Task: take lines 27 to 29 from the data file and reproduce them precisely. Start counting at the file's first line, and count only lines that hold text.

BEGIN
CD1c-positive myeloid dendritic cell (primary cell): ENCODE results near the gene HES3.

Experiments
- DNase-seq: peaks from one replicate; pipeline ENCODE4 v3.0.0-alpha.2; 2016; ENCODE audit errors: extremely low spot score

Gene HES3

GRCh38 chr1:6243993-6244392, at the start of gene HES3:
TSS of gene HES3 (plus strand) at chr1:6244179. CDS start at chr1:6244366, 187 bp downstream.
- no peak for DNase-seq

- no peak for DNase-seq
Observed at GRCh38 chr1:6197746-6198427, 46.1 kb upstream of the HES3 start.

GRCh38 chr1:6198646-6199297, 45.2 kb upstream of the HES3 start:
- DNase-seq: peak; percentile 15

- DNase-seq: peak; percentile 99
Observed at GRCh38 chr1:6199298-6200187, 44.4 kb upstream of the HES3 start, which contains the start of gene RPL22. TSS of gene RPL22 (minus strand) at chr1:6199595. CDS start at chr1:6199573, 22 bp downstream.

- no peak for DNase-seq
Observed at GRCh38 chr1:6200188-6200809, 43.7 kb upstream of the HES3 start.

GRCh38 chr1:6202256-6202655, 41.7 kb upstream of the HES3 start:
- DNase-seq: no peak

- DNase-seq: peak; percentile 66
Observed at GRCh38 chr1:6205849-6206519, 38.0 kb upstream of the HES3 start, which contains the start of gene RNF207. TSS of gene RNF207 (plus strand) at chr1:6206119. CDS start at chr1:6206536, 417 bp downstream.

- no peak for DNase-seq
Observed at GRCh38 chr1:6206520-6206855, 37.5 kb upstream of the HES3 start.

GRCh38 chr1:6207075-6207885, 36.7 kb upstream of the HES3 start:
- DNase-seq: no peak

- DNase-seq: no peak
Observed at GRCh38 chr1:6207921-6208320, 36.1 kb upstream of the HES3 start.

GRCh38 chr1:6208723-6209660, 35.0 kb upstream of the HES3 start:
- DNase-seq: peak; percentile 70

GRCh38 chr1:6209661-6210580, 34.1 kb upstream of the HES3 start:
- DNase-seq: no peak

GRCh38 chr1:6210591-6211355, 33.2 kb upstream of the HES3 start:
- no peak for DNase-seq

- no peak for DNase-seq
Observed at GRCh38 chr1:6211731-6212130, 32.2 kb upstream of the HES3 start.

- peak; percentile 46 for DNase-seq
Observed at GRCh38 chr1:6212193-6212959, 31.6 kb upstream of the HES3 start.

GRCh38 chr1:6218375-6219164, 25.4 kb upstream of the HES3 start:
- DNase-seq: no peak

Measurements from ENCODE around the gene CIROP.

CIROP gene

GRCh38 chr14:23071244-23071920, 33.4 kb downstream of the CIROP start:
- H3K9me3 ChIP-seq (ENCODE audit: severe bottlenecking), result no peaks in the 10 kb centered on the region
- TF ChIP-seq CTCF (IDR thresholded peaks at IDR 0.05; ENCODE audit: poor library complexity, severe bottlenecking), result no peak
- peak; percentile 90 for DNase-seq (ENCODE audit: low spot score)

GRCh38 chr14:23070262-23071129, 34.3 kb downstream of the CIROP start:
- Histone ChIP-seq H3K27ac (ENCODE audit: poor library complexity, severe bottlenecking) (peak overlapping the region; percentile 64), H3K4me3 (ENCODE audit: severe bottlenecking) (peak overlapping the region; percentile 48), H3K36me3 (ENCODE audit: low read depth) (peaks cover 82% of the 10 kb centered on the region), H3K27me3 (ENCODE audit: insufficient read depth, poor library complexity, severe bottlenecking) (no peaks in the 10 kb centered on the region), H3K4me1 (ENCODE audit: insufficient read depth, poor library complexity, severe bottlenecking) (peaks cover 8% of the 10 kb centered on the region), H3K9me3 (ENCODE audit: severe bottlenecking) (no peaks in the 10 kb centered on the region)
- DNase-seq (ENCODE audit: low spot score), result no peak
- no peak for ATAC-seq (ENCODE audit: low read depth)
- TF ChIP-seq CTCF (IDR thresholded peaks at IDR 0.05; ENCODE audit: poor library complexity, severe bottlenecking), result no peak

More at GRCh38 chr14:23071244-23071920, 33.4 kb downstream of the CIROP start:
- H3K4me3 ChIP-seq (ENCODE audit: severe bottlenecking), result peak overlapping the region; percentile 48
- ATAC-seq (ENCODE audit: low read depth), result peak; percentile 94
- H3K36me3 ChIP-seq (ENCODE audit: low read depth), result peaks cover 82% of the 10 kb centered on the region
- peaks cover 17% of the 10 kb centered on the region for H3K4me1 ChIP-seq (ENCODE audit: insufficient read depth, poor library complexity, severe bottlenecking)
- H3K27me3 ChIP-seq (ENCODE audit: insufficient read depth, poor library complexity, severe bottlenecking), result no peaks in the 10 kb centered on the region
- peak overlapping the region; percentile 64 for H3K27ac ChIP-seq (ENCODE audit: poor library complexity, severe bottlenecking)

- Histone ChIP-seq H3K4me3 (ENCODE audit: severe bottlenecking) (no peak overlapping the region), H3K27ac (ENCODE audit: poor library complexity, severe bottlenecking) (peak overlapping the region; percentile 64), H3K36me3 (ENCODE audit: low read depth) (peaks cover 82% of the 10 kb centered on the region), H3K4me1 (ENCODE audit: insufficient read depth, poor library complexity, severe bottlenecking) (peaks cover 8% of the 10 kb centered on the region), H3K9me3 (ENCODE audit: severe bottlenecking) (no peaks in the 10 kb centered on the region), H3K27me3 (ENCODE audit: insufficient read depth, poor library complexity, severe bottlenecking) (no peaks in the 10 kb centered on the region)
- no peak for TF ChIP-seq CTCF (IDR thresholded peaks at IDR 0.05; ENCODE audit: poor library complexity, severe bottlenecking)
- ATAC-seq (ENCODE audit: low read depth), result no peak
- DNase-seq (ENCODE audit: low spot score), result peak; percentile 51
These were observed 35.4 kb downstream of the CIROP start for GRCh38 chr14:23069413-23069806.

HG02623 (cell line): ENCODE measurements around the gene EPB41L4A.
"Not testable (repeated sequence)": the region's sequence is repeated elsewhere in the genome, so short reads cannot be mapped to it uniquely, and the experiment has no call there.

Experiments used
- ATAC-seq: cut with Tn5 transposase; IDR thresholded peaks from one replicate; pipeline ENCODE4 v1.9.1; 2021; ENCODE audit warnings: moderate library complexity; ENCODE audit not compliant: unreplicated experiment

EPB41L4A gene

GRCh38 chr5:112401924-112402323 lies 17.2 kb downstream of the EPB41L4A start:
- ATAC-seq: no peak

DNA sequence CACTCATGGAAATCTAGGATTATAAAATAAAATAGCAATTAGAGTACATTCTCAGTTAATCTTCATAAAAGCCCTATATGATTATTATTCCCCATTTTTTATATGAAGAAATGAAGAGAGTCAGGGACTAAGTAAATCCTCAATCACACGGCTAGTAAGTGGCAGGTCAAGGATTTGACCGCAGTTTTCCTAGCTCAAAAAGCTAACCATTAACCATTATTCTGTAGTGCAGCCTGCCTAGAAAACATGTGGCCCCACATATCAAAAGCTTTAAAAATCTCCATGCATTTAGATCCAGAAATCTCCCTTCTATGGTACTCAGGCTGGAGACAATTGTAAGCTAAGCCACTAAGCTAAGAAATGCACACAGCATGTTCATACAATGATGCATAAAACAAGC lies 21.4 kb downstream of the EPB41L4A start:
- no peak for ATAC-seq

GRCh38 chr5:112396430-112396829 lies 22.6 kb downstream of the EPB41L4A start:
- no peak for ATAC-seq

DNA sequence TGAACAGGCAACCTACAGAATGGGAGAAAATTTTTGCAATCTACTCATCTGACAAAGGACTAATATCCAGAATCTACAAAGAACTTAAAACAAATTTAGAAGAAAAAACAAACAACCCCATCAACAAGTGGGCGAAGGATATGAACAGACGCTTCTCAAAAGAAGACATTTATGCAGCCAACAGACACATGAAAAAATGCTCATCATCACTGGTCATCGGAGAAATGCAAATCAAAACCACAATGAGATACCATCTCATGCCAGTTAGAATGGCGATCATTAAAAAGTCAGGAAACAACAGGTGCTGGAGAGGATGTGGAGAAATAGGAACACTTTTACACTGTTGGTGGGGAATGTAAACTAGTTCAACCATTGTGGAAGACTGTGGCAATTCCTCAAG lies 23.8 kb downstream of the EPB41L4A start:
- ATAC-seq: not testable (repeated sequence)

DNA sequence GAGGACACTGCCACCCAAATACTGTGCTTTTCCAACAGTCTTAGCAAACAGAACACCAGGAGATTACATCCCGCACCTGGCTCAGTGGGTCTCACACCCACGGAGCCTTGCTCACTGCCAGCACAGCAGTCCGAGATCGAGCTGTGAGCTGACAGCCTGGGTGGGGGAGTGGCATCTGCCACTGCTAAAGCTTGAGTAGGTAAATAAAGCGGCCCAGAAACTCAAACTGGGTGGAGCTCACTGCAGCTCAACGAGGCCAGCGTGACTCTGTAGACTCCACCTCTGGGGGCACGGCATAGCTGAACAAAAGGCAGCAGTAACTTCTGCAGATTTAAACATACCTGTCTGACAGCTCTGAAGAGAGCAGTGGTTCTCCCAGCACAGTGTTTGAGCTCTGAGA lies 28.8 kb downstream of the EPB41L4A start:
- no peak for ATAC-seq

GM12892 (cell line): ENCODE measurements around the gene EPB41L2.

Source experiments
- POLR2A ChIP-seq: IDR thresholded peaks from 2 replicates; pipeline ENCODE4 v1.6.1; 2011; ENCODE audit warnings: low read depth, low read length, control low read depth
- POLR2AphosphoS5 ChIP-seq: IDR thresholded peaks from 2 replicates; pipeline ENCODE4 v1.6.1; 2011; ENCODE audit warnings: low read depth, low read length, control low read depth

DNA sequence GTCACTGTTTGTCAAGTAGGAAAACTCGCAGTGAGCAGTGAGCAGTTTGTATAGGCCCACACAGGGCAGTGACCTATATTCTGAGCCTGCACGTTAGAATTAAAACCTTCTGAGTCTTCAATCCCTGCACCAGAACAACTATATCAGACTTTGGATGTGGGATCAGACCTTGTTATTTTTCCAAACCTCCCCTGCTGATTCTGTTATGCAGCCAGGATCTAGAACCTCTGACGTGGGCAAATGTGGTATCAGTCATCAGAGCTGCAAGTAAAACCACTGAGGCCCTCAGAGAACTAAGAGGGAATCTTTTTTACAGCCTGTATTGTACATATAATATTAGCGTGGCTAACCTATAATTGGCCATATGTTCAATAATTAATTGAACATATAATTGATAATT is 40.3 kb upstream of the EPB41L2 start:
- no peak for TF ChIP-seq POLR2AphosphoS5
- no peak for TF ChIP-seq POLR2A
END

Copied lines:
- DNase-seq: peak; percentile 70

GRCh38 chr1:6209661-6210580, 34.1 kb upstream of the HES3 start:
- DNase-seq: no peak